Meta-analysis is a statistical procedure that integrates the results of several independent studies considered to be “combinable “. It is a way of structuring the process through which a thorough review of previous research is carried out. It should be free from bias and if conducted well allows a more objective appraisal of the evidence than traditional narrative reviews seen in the past. Synergy between studies and more precise estimates of treatment effect can often be evidenced.


Start with the preparation of a detailed protocol. Look at different statistical methods used to combine data and select one.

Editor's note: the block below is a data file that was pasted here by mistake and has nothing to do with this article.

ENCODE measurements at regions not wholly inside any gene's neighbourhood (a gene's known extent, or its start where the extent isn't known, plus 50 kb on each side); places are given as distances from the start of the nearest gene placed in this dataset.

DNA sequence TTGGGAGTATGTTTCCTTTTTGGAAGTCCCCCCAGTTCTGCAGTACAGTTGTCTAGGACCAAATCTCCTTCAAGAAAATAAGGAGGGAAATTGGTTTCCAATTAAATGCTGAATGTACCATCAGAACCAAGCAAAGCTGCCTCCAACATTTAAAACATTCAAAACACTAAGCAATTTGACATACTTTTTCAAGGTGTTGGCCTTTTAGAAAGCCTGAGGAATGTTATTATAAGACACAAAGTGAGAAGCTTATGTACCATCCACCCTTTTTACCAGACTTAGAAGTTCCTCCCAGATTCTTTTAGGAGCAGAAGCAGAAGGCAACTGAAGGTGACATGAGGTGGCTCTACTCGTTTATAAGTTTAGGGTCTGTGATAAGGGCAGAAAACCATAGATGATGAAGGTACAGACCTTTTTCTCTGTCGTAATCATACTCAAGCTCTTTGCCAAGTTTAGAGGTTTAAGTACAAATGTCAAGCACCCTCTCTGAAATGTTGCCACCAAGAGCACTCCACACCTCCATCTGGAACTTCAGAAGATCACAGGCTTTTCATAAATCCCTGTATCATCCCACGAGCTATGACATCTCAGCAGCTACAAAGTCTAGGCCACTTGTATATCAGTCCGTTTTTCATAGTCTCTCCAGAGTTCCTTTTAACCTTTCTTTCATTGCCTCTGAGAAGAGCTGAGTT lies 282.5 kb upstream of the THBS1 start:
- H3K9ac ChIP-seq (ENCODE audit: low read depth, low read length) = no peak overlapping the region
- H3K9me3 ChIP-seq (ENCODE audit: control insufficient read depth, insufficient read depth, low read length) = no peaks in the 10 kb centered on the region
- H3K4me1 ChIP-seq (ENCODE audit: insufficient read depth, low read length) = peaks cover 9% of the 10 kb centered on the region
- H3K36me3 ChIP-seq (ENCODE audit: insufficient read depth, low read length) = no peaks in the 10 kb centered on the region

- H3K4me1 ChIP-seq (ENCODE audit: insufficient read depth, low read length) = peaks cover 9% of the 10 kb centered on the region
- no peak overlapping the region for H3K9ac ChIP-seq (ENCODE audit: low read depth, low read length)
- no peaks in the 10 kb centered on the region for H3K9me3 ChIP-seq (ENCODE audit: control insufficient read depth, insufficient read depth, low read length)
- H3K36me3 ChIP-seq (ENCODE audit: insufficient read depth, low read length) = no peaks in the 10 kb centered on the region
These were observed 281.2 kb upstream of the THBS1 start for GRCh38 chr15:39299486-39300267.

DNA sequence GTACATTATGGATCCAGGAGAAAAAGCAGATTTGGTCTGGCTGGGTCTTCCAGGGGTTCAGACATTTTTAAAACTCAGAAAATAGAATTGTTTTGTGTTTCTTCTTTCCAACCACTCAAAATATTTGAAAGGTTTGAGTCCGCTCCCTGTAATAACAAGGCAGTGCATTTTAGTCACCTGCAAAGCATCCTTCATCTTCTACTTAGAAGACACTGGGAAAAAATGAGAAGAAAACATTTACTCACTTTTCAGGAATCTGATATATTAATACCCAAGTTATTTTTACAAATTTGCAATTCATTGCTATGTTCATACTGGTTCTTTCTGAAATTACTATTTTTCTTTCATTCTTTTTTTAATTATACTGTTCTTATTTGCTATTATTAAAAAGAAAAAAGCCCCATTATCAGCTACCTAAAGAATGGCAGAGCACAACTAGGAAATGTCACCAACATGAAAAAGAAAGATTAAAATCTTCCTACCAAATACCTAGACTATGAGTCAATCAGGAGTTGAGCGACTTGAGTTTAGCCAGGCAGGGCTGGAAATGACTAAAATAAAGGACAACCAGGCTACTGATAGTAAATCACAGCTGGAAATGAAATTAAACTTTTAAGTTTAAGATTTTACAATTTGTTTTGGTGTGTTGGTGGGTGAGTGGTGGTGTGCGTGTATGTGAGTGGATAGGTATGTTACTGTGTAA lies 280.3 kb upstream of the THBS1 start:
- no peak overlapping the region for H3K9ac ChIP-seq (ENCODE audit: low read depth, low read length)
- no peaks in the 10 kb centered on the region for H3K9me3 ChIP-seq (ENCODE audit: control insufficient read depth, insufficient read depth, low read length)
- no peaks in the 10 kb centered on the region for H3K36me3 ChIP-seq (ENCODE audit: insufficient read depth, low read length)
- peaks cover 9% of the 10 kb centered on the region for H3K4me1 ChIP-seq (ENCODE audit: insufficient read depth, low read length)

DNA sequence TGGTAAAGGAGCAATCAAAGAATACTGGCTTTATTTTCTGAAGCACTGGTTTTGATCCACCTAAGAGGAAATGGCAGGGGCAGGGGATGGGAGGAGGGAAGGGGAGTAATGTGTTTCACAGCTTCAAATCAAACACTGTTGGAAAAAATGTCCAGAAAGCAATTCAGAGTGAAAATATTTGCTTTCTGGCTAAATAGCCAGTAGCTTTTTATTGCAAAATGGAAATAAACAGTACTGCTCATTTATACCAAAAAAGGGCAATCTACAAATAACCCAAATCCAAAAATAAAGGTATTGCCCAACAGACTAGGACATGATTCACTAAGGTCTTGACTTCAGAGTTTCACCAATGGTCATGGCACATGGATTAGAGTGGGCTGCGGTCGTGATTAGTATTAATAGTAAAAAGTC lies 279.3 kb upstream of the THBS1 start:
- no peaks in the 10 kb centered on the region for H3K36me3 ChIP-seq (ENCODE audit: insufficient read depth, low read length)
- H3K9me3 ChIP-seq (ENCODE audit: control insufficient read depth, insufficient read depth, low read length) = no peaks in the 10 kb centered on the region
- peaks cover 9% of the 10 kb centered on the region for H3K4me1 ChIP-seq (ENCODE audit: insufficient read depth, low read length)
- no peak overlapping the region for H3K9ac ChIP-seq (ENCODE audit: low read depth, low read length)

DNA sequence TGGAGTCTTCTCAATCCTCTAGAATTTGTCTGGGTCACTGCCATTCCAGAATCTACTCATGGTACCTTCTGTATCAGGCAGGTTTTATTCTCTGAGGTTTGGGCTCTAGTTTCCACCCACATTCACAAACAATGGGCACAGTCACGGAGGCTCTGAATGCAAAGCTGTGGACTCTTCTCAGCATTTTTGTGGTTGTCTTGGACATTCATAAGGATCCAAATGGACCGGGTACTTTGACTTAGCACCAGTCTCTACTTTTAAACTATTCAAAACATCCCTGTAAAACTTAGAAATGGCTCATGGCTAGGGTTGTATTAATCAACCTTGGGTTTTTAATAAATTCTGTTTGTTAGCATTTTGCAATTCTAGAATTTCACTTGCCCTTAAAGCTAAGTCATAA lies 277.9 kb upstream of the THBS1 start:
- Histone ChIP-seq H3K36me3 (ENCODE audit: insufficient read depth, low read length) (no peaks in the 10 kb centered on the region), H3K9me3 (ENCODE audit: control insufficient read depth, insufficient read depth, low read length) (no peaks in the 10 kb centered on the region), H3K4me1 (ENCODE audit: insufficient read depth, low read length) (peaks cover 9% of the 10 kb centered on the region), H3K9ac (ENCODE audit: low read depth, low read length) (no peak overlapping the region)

Remember to standardise the outcome measures. Define the end point e.g. if it is binary “ disease” versus “no disease”. Consider the odds ratio and risk. Remember that small studies are more subject to chance and should be given less weight. If you have lots of small studies it may not be suitable to combine the results for this reason. Graphic displays illustrate the results well and should be included, remember to label the axis and define the scale and unit of measure.


After conducting the analysis ask yourself does the conclusion reached make sense? How robust are they? Do they make clinical sense and do they contribute to the rational decisions about the management of patients and improve patient outcomes ?

Jackie Peck